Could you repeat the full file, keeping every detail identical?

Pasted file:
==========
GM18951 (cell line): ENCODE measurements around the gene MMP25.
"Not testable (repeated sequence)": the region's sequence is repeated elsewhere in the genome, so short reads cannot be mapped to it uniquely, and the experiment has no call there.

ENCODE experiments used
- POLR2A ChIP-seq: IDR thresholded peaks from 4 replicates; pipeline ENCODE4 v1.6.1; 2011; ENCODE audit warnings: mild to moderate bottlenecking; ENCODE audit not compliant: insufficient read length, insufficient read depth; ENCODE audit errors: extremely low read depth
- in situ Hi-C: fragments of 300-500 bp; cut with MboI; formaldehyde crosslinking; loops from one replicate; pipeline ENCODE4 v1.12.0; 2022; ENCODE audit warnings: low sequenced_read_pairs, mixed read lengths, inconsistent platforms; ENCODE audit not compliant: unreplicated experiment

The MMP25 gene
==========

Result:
GM18951 (cell line): ENCODE measurements around the gene MMP25.
"Not testable (repeated sequence)": the region's sequence is repeated elsewhere in the genome, so short reads cannot be mapped to it uniquely, and the experiment has no call there.

ENCODE experiments used
- POLR2A ChIP-seq: IDR thresholded peaks from 4 replicates; pipeline ENCODE4 v1.6.1; 2011; ENCODE audit warnings: mild to moderate bottlenecking; ENCODE audit not compliant: insufficient read length, insufficient read depth; ENCODE audit errors: extremely low read depth
- in situ Hi-C: fragments of 300-500 bp; cut with MboI; formaldehyde crosslinking; loops from one replicate; pipeline ENCODE4 v1.12.0; 2022; ENCODE audit warnings: low sequenced_read_pairs, mixed read lengths, inconsistent platforms; ENCODE audit not compliant: unreplicated experiment

The MMP25 gene